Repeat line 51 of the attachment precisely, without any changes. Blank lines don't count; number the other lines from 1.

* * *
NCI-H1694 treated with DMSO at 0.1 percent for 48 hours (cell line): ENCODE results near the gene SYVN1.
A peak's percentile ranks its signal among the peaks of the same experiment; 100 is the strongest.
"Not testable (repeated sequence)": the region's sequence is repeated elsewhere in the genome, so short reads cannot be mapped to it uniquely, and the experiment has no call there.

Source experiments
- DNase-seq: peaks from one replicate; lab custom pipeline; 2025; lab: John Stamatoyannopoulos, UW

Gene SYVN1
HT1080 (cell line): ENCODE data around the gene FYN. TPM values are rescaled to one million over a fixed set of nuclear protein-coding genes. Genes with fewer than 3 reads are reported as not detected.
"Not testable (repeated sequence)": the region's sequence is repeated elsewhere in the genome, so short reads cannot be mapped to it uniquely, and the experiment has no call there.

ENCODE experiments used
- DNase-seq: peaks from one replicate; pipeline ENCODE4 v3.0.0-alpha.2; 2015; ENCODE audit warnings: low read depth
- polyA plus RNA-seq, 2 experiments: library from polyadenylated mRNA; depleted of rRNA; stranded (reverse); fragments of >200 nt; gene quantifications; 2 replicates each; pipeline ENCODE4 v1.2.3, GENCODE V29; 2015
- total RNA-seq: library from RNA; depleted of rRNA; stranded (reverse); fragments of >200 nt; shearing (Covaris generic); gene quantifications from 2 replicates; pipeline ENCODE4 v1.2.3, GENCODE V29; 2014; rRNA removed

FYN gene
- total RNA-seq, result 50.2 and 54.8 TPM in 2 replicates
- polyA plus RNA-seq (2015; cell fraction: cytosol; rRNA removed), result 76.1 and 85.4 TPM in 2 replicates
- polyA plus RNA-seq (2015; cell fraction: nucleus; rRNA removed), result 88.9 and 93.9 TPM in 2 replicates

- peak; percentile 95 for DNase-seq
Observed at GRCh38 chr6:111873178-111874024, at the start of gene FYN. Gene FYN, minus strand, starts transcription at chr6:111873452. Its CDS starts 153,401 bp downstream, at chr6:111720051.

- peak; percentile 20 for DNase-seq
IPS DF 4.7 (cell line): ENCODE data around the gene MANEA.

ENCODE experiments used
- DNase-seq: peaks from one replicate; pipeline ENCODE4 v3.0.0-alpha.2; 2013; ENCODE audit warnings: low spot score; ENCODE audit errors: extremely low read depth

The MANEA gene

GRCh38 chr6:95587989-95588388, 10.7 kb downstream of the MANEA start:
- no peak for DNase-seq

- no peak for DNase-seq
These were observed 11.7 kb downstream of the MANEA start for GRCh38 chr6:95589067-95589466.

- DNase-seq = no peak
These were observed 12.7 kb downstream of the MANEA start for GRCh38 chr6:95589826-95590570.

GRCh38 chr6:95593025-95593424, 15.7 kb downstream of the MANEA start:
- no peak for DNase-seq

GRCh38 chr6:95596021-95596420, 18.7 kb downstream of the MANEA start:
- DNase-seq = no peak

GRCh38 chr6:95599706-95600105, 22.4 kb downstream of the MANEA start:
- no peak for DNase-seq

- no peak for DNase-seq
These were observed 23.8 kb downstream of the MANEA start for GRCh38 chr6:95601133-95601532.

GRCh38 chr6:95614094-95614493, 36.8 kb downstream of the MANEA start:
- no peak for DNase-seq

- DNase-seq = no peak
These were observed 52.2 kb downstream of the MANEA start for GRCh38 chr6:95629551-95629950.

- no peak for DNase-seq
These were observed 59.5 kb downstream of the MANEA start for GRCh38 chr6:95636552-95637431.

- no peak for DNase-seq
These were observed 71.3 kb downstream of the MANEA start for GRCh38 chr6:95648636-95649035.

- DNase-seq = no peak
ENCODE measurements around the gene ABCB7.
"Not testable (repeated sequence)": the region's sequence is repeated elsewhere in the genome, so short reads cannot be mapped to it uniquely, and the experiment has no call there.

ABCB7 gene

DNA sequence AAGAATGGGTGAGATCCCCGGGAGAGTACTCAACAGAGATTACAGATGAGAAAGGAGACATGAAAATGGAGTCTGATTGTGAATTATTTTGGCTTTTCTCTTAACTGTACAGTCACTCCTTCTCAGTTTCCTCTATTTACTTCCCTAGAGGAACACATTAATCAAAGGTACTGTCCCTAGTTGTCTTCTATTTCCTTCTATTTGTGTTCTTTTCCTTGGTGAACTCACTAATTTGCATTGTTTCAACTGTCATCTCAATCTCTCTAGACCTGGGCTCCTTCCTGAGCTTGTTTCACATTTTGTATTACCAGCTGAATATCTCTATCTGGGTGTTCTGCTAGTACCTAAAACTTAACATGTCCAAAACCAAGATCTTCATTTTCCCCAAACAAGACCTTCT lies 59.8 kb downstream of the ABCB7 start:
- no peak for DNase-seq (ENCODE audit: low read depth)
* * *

- no peak for DNase-seq (ENCODE audit: low read depth)